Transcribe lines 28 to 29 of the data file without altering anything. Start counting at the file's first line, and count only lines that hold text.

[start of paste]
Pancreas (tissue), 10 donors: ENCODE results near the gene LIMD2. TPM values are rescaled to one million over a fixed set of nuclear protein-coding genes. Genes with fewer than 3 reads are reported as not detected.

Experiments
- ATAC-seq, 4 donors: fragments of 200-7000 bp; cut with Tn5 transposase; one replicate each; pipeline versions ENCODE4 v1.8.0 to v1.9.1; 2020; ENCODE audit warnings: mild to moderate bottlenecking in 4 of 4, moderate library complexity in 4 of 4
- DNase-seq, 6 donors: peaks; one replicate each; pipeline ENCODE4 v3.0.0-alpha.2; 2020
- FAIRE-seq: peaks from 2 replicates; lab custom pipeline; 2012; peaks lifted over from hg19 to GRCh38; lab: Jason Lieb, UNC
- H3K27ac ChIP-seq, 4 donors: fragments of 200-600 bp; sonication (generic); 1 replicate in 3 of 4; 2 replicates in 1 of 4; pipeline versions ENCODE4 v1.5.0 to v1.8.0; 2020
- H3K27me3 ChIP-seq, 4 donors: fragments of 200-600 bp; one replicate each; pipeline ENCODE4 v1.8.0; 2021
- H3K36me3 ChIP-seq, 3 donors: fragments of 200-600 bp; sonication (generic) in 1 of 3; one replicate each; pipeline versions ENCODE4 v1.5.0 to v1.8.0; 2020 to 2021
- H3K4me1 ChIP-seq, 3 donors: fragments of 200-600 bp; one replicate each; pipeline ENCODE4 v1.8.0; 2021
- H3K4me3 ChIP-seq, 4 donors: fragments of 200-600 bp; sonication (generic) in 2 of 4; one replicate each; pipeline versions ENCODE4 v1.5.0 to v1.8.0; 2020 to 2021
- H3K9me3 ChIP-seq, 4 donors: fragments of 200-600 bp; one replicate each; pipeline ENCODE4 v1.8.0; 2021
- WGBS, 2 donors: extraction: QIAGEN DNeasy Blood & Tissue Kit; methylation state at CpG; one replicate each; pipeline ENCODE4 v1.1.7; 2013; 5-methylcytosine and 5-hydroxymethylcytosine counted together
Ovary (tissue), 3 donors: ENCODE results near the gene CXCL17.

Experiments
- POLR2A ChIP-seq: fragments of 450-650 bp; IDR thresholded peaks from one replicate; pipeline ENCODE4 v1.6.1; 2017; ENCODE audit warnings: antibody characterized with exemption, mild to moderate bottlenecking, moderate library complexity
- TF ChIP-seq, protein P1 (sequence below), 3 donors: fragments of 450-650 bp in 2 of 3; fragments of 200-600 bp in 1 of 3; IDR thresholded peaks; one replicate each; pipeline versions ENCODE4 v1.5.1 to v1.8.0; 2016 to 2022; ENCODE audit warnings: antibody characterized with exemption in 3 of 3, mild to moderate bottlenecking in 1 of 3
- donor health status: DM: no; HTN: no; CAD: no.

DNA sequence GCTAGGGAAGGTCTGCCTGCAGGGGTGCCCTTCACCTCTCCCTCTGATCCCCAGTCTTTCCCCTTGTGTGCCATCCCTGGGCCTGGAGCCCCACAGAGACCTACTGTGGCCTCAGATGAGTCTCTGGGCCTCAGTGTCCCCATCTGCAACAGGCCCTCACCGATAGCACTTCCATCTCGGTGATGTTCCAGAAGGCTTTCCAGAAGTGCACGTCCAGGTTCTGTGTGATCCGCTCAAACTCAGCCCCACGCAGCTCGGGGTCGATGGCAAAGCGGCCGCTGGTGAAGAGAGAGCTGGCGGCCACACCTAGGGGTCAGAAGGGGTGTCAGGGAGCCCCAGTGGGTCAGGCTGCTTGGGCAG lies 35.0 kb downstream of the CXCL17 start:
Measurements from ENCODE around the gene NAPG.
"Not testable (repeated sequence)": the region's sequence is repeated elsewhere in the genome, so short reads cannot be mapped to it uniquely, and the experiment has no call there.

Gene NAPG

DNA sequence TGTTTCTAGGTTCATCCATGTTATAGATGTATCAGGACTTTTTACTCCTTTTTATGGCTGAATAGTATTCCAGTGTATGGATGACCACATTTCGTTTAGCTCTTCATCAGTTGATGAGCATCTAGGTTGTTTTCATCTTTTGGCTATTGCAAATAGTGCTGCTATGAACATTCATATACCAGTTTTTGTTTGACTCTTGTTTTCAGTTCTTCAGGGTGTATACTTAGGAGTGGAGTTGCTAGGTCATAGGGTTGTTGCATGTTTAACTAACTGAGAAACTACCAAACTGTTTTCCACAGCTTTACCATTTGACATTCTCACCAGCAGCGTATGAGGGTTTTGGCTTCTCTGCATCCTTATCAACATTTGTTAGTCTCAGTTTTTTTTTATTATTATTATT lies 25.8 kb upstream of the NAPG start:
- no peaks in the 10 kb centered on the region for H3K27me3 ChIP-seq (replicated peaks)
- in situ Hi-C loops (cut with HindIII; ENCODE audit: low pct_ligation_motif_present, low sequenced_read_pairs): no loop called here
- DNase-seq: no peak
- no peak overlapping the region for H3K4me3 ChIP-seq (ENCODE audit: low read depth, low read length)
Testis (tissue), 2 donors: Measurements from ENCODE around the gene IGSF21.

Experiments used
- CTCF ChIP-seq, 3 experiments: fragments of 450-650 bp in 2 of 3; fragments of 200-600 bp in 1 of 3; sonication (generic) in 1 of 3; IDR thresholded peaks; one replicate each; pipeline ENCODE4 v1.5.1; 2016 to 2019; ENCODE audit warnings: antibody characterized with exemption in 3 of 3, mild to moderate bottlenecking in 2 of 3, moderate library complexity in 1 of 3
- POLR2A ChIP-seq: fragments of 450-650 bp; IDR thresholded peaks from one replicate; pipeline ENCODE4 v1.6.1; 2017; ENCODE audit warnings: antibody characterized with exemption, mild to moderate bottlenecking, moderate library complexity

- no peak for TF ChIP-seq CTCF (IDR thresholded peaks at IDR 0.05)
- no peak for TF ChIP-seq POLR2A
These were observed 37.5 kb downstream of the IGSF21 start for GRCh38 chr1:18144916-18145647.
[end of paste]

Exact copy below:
Experiments used
- CTCF ChIP-seq, 3 experiments: fragments of 450-650 bp in 2 of 3; fragments of 200-600 bp in 1 of 3; sonication (generic) in 1 of 3; IDR thresholded peaks; one replicate each; pipeline ENCODE4 v1.5.1; 2016 to 2019; ENCODE audit warnings: antibody characterized with exemption in 3 of 3, mild to moderate bottlenecking in 2 of 3, moderate library complexity in 1 of 3